Callum Eaton’s Work Makes Me Sad and That’s a Good Thing

Review / August 2023
Callum Eaton’s Work Makes Me Sad and That’s a Good Thing 
by Georgie Bancroft

Walking through Callum Eaton’s first London solo show, titled Look But Don’t Touch and hosted at Carl Kostyál’s Saville Row space until the 9th of September, I am overcome by an existential despair. Walking among the life-sized images of vending machines and public phones, I am reminded of these products’ relative obsolescence; their newly achieved status as “vintage items” rather than that which is, at worst, a ubiquitous advertisement-cum-convenience, and at best, a necessity in contemporary life.

But I don’t mourn the machines themselves; every Coca-Cola vending machine and disused ATM machine (another common appearance in Earton’s work) can rust into oblivion for all I care. Of course there’s a sadness that comes with the loss of things that are emblematic of one’s childhood — we all know the satisfying refreshment of an ice-cold Coke dispensed from one of these towering beverage behemoths — but that tinge of wistfulness lasts only a few minutes at most. What makes me sad – and what Eaton has discussed himself in METAL Magazine — is the visualisation of late capitalism’s movement towards total invisibility, and the blistering speed with which technology has not aided our own experience of globalised economies, but instead, made them largely inscrutable to the average person. In very real ways, the outmoded nature of vending machines, public phones, and ATMs demonstrates how our interactions with global brands and with money writ large has stopped being mediated by physical, and thus personal interactions, and has become largely imperceptible. We still use money and are aware of the presence of these global conglomerates, but they are reduced to all-important pixels on a screen, dictating how and what we want without us every really knowing.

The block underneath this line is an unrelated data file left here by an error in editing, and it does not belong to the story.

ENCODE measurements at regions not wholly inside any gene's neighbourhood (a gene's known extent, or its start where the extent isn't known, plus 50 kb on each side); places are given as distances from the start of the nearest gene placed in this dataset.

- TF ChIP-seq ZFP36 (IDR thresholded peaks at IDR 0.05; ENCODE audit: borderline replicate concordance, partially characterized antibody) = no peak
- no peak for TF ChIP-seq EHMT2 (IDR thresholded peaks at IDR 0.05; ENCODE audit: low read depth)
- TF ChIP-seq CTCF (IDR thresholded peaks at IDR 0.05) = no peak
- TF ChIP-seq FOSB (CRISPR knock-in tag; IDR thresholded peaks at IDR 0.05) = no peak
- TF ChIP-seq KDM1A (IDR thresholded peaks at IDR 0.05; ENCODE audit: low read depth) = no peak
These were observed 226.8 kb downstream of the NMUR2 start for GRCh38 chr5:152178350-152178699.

This intersects with a major facet of Eaton’s work, at least in Eaton’s own terms: the ability of “average people” to understand the foundation of his practice. Eaton’s mode of painting is particularly well suited to this: the hyper-realism he is able to achieve is remarkable in its technical achievement, an element that often dogs those committed to either abstraction or multi-medial efforts, but allows Eaton to shine among those who may be approaching his work from outside of the arts. That is to say: it is clear what he is painting, and it is clear that the way in which he does it is difficult. The necessary rigor of this is not lost on the casual viewer, thus making his critiques all the more available to a “commoner” – those who may feel the effects of the systems he is commenting on the most acutely.

In many ways, Eaton has fashioned himself as a mouthpiece for the “common man”; the appeal that he makes within his work is not to the powerbrokers who understand the disappearance of daily goods within a broader cosmos of capital movement, but to those who understand the obsolescence of these daily items as a the focal point of a shift that leaves the fruits of their labor – and their engagement with global hegemonies – as increasingly abstracted.

So yeah, Callum Eaton’s work makes me sad, because it has realized, in stark, hyper-realist clarity, the ways in which the world has moved away, perhaps out of grasp, from people on the streets, in the shops, in our communities and even ourselves. But I am glad he has made it; in the face of a grave disappearance, this clarity is ultra-visible; unmissable.

Image Credits: Image 1-3: Installation View: Callum Eaton, Look But Don't Touch, August 2023. Photography by Ben Westoby. Image courtesy of the artist and Carl Kostyál Gallery.